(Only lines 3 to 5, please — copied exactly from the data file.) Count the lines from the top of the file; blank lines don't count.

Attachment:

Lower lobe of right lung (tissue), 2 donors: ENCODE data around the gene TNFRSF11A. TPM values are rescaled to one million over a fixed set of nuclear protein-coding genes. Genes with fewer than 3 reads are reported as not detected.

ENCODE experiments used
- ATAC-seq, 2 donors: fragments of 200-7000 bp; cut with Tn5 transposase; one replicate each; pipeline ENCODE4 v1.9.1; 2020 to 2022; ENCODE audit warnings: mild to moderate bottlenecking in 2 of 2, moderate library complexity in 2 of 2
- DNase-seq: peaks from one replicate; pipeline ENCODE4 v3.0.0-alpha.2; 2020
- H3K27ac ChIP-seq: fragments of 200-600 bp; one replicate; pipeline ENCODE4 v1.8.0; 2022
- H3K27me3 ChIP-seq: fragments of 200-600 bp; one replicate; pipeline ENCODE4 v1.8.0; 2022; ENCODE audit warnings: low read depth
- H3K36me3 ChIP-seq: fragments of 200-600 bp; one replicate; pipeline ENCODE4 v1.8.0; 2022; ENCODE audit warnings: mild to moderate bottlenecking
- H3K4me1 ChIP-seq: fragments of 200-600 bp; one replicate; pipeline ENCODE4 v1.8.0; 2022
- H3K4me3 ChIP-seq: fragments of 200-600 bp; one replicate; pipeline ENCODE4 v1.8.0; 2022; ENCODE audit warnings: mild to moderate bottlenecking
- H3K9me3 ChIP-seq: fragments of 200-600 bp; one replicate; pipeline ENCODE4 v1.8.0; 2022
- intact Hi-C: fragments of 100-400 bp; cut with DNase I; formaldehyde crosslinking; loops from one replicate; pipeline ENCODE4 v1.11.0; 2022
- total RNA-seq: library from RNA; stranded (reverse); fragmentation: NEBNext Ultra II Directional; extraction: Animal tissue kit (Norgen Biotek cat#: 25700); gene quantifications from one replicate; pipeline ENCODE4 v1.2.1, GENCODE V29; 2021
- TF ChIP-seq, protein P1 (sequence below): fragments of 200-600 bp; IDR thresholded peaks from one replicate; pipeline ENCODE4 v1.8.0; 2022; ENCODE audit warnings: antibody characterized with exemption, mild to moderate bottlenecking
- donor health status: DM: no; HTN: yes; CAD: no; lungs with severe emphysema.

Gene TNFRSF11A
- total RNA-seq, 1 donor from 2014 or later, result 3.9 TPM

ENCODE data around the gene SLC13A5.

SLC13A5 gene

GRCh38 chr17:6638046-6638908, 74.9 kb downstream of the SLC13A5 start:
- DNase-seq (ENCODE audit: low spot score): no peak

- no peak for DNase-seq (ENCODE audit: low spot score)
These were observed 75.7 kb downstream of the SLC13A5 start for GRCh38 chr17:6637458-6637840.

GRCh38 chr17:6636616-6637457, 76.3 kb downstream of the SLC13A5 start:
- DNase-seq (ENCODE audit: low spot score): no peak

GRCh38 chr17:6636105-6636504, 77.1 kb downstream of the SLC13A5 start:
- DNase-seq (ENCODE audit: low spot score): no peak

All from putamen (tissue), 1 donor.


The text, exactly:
- ATAC-seq, 2 donors: fragments of 200-7000 bp; cut with Tn5 transposase; one replicate each; pipeline ENCODE4 v1.9.1; 2020 to 2022; ENCODE audit warnings: mild to moderate bottlenecking in 2 of 2, moderate library complexity in 2 of 2
- DNase-seq: peaks from one replicate; pipeline ENCODE4 v3.0.0-alpha.2; 2020
- H3K27ac ChIP-seq: fragments of 200-600 bp; one replicate; pipeline ENCODE4 v1.8.0; 2022